Papers in the Biological Sciences


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Simpson et al. BMC Evolutionary Biology (2018) 18:69 Page 1 of 11


The Author(s). 2018 Open Access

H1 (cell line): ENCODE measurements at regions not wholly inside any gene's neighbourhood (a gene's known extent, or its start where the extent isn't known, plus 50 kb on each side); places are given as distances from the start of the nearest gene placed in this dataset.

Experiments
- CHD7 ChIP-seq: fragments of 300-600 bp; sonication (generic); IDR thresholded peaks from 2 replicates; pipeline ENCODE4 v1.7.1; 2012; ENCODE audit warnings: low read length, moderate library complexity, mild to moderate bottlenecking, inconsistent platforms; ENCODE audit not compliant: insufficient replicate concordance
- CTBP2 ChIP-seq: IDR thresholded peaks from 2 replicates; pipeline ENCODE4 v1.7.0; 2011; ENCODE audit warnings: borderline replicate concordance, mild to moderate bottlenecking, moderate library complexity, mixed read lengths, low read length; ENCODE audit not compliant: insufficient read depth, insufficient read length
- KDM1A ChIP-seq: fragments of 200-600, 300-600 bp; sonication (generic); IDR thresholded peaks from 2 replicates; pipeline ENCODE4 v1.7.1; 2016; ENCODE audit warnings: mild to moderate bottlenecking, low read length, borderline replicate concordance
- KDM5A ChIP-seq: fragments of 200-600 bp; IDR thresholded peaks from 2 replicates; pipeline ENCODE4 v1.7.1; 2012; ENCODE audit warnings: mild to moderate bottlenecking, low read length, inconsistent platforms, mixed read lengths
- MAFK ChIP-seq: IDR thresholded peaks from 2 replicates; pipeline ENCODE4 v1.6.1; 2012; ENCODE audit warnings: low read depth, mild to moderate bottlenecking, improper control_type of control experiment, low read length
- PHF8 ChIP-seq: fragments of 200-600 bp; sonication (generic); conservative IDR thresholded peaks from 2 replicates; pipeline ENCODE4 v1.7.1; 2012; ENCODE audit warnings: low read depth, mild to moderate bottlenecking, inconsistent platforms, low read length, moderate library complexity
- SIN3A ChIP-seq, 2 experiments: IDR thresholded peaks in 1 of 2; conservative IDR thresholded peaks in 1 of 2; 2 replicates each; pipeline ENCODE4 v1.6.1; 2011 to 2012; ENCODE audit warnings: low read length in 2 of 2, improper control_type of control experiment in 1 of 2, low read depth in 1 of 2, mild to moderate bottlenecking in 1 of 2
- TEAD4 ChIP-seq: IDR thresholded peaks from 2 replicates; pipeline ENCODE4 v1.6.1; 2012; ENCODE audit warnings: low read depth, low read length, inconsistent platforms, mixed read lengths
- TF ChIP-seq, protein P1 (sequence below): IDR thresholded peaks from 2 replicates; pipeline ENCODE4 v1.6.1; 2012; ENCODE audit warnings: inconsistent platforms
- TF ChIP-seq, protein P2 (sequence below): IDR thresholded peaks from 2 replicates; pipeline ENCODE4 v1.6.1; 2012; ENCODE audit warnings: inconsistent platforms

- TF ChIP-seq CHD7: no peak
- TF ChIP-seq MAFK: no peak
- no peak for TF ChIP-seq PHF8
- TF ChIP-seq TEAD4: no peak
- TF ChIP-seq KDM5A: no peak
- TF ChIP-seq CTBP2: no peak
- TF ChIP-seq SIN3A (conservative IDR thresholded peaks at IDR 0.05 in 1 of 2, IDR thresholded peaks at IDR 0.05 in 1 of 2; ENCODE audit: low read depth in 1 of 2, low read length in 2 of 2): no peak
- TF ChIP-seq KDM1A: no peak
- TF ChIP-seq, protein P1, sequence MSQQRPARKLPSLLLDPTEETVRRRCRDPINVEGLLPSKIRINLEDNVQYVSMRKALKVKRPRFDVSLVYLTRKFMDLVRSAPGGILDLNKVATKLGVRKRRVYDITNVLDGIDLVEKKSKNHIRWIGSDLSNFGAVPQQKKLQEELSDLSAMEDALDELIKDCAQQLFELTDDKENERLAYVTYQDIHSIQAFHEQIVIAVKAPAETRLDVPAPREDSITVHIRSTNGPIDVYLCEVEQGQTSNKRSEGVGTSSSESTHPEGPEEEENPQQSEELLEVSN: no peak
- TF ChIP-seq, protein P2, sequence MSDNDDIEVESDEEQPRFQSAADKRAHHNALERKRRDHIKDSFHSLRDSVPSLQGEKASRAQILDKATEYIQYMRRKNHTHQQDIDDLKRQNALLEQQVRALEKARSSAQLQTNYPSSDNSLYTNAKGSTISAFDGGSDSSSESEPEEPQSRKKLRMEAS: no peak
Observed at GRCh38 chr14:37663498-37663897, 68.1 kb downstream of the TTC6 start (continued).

Phylogenetic comparative methods allow us to test evolutionary hypotheses without the benefit of an extensive fossil record. These methods, however, make simplifying assumptions, among them that clades are always increasing or stable in diversity, an assumption we know to be false. This study simulates hypothetical clades to test whether the Binary State Speciation and Extinction (BiSSE) method can be used to correctly detect relative differences in diversification rate between ancestral and derived character states even as net diversification rates are declining overall. We simulate clades with declining but positive diversification rates, as well those in which speciation rates decline below extinction rates so that they are losing richness for part of their history. We run these analyses both with simulated symmetric and asymmetric speciation rates to test whether BiSSE can be used to detect them correctly. For simulations with a neutral character, the fit for a BiSSE model with a neutral character is better than alternative models so long as net diversification rates remain positive. Once net diversification rates become negative, the BiSSE model with the greatest likelihood often has a non-neutral character, even though there is no such character in the simulation. BiSSE’s usefulness in detecting real asymmetry in speciation rates improves with clade age, even well after net diversification rates have become negative. BiSSE is most useful in analyzing clades of intermediate age, before they have reached peak diversity and gone into decline. After this point, users of BiSSE risk incorrectly inferring differential evolutionary rates when none exist. Fortunately, most studies using BiSSE and similar models focus on rapid, recent diversifications, and are less likely to encounter the biases BiSSE models are subject to for older clades. For extant groups that were once more diverse than now, however, caution should be taken in inferring past diversification patterns without fossil data.

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